The 1940 Blitz, when Hitler tried to bomb Britain in submission, is often viewed as a time of common heroism. British civilians refused to panic, came together across social lines, and kept their stiff upper lip, while keeping calm and carrying on in the face of terror and random death stalking them from the skies. Britons, particularly the Londoners whose city was the German bombers’ main target, toughed it out, and went about their daily lives while maintaining a remarkable level of normalcy in the midst of daily devastation and havoc.
However, the reality was more complex. There was plenty of stiff upper lip and keeping calm and carrying on, and no shortage of everyday courage and heroism. Given the dire circumstances, Londoners were, indeed, remarkably resilient. However, there was also no shortage of anxiety and panic. And contra the common held perception of social equality in the face of a common foe, the misery of the Blitz was not equally shared: it fell heaviest upon the poorest Londoners, particularly those in the East End. Nonetheless, the experience did end up drawing the classes closer, mostly by changing the upper classes’ perceptions of the lower ones.
In May of 1940, the Germans sprang their blitzkrieg on the Western Powers, to devastating effect. Within six weeks, they rolled over the Low Countries, crushed France, and chased the British out of Europe. Hitler figured that the war in the west was all but over, and that a chastened Britain, realizing that its situation was hopeless, would soon sue for peace. He was willing to be generous, as he defined the term, and allow the British to keep their empire, in exchange for recognition of German supremacy on the European continent.
To the annoyance of the Fuhrer, the British failed to see things his way. Instead, under the leadership of the pugnacious Winston Churchill, and buoyed up by their Prime Minister’s defiant rhetoric, the British geared up for a protracted fight. Reluctantly, Hitler ordered plans for an invasion of Britain, codenamed Operation Sea Lion. A prerequisite for Sea Lion’s success was German mastery of the skies over southern England, and the German bid to secure that aerial supremacy led to the Battle of Britain, July 10th to October 31st, 1940.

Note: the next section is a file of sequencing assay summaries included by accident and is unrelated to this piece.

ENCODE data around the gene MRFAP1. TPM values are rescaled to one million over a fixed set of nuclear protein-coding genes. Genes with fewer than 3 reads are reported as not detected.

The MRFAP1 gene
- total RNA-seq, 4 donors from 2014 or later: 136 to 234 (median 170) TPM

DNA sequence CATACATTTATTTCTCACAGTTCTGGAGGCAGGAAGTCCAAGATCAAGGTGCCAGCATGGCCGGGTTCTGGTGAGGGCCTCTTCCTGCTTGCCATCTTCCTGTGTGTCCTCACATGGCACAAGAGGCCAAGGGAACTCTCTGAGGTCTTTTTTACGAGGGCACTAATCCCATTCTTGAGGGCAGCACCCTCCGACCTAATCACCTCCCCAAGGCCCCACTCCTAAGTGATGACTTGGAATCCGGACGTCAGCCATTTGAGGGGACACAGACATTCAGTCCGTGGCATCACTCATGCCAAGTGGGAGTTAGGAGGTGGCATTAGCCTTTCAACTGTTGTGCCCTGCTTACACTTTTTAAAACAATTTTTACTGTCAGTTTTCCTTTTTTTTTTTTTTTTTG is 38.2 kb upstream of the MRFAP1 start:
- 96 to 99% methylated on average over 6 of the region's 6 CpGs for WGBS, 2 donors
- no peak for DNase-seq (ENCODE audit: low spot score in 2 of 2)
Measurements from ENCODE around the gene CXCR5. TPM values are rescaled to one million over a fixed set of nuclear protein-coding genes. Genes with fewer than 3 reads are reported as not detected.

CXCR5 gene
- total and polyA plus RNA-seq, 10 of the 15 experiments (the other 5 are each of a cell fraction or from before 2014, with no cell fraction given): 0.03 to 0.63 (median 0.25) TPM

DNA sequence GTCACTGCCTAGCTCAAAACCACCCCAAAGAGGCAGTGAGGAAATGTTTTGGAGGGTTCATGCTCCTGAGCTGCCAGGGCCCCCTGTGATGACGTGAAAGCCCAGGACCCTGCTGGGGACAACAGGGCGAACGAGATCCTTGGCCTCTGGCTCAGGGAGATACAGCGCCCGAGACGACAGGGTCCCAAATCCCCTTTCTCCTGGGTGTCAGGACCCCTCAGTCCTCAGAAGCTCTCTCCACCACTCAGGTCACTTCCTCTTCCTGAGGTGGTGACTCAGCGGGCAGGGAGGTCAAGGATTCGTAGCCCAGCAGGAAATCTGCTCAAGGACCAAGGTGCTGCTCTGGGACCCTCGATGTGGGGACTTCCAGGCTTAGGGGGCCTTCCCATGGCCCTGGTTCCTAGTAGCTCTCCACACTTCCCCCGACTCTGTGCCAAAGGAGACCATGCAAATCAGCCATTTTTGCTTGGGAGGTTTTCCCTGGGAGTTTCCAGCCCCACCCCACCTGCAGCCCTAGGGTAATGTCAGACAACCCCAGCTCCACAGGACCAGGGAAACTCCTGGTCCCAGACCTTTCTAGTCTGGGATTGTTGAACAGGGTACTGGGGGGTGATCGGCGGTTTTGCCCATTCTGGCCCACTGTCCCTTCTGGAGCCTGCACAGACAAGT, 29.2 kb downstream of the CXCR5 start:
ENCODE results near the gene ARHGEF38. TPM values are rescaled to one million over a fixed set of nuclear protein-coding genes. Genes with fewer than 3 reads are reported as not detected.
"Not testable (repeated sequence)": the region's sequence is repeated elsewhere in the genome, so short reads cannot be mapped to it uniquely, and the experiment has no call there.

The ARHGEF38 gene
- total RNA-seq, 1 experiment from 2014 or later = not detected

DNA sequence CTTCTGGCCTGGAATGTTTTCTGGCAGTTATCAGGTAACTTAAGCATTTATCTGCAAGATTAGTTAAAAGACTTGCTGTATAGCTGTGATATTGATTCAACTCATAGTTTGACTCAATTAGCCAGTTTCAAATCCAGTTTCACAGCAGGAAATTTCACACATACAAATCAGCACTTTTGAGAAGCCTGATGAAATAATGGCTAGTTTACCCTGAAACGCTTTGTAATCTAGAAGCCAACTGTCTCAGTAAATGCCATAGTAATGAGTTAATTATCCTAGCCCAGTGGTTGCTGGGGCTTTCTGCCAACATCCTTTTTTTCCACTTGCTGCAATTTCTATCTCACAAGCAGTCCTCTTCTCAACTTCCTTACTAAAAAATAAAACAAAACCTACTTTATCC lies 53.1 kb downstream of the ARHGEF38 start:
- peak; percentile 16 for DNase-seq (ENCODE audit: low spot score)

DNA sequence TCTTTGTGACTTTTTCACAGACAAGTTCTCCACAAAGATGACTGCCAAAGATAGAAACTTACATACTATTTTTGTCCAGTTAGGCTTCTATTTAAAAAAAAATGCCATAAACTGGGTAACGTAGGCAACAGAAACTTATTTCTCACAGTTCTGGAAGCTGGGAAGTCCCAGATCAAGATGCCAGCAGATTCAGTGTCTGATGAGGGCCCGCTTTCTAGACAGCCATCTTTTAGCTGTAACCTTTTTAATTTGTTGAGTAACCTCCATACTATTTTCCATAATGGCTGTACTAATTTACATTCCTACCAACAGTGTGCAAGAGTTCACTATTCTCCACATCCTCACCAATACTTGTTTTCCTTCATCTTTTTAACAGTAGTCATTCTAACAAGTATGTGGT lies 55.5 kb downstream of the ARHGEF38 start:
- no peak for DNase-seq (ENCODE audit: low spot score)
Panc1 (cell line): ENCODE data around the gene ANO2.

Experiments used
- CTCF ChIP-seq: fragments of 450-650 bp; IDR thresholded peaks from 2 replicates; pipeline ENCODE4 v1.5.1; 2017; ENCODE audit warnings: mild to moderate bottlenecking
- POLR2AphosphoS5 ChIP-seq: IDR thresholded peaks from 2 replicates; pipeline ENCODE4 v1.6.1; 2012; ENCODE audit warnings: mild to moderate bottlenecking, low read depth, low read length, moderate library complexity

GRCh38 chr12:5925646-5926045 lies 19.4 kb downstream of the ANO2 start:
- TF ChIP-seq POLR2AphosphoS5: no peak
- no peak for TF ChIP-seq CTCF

The Luftwaffe came close to winning, but just when it had the Royal Air Force on the ropes, fate intervened to save the defenders – and trigger the London Blitz. On the night of August 24th, some German bombers flew off course, and accidentally bombed London. Churchill interpreted that as deliberate, and the following night, 40 RAF bombers struck Berlin in retaliation. That incensed the Fuhrer, who was already frustrated with the failure of his airmen to subdue the British, and prompted him to redirect the German effort from crushing the RAF, to crushing British morale and terrorizing Britain into submission.
On September 4th, Hitler gave a grandiose Hitlerean speech, in which he vowed to crush his stubborn opponents: “You will understand that we shall now give a reply, night for night, and with increasing force. And if the British Air Force drops two, three or four thousand kilos of bombs, then we will drop 150,000, 180,000, 230,000, 300,000 or 400,000 kilos, or more, in one night. If they declare that they will attack our cities on a large scale, we will erase theirs! We will put a stop to the game of these night-pirates, as God is our witness. The hour will come when one or the other will crumble, and that one will not be National Socialist Germany.”
The Luftwaffe began delivering on Hitler’s vow three days later, with its main focus being London, which was struck with a major raid on September 7th. At around 4 PM that day, about 350 German bombers, escorted by over 600 fighters, blasted the British capital in a raid that lasted until 6 PM. Two hours later, a second wave of bombers, guided to London by the fires set by the first raiders, worked the city over some more, wreaking havoc until 4:30 the next morning. It was just the start of the London Blitz, and for the next 57 days, the city was bombed either during the day or night, and sometimes both.